When I read MGM Resorts was about to change the plan for their project in Springfield, I thought it would be to compete at a higher level, to make it a resort like Wynn, like Foxwoods and like Mohegan Sun.
Instead, they have decided to take away the hotel tower – the one thing that would scream at I-90 “Here we are, you gotta see this!”
The 25-story glass-facade hotel is being moved to the corner of Main and Howard streets, with the glass-facade hotel design has been abandoned altogether. The hotel will continue to have 250 rooms despite the change in design from 25 floors to six floors. According to MassLive writer Peter Goonan, “The lobby would be located on the first floor, adjacent to retail, and guest rooms would be located on floors two through six.”
Now remember, there will still be 250 rooms. Any idea what kind of modern math MGM is using for this? Maybe less high-end suites? Smaller room sizes?
By the way, the parking garage has been downsized to one floor – in the middle of a city! On a busy weekend, where will the parking be? Will you have to pay? You can’t put a “Ticket-In,Ticket-Out” voucher from a slot into a parking meter to pay for parking every two hours.
According to Michael Mathis, president and chief executive officer of MGM Springfield, “We think the changes along Main Street and this new layout is more in line with a true downtown mixed-use development that will make MGM Springfield the premier urban resort in the industry.”
This brings more questions than answers. Less enticing hotel options will bring buses, day-trippers, and rely on the locals to bring in business. Ask Atlantic City how that’s working out for them. And ask the businesses surrounding Foxwoods & Mohegan Sun if their business grew with the casinos expansion. Simply put, casinos are designed to get you in and keep you in – period.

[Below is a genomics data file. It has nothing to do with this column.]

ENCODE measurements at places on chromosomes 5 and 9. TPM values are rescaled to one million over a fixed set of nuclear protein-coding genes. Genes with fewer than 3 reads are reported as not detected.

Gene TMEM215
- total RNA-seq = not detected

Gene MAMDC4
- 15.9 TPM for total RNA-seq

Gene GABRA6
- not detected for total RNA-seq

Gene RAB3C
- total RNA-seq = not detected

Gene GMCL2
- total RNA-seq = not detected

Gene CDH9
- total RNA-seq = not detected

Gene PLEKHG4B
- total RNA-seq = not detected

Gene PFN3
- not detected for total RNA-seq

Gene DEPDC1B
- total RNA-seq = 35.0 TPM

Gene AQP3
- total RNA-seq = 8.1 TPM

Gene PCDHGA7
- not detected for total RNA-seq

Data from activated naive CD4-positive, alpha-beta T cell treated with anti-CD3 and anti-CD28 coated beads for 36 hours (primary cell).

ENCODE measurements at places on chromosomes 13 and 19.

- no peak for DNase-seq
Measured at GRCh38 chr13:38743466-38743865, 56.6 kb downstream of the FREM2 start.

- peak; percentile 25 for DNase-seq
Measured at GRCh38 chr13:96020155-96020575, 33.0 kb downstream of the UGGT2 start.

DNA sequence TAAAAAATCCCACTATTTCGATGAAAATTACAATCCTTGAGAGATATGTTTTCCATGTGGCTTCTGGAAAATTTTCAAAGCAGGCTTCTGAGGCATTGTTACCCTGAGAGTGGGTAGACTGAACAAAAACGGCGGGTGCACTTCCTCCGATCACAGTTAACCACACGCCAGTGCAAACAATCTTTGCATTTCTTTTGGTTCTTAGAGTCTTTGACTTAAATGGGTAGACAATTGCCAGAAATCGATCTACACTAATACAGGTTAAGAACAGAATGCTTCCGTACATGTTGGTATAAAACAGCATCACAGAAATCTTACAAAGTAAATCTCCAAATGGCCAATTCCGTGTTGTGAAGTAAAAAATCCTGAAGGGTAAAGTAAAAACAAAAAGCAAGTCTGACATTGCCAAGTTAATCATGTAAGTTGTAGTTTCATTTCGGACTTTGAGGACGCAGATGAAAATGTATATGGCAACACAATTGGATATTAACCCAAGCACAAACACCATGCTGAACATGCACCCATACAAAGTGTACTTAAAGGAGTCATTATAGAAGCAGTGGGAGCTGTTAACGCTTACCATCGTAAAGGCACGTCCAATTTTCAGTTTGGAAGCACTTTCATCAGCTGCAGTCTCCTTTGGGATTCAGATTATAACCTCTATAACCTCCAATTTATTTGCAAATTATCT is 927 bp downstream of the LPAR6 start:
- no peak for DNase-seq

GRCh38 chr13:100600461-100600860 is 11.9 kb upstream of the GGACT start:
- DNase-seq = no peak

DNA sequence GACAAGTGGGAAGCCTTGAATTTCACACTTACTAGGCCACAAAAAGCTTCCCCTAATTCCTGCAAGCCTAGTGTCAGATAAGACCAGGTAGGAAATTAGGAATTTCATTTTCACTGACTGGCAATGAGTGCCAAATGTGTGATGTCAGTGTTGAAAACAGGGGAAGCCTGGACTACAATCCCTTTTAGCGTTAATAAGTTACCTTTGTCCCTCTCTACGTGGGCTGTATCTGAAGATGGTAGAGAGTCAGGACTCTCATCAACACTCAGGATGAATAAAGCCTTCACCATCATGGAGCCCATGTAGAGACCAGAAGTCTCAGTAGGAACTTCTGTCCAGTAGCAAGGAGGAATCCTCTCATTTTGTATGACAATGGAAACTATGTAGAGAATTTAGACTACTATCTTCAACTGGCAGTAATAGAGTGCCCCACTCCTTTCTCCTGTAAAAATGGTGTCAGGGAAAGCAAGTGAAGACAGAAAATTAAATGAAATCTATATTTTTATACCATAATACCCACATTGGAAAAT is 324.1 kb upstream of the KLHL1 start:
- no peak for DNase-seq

Some of the latest research points to the fact that urban casinos tend to cannibalize the very local economy that that it is trying to improve, due to the fact that the first “regulars” expected to support the finances of the casino are local. Without an established chain of casinos in Springfield, and no East Coast presence to speak of, MGM will be starting with local dollars – attracting a primarily local or regional audience. The money that gets gambled away in the casino would otherwise be spent on other entertainment options in the city.
And now they are taking away the memorable lighthouse, the beacon, the form of the resort – the hotel tower.
Let’s face it, gamblers want good odds, easy access, lots of available parking, good amenities and all within the confines of the casino resort. We’re lazy, we don’t want to walk a lot, we don’t want to leave the casino to eat and take in the culture of the city. And those that do aren’t spending the amount of money the Massachusetts Gaming Commission and Mass legislators are looking for. These changes might sound good and appease the gambling naysayers & and the historic building communities, but it won’t increase the bottom line – cash for the casino, and cash for the State of Massachusetts.
That’s all for now.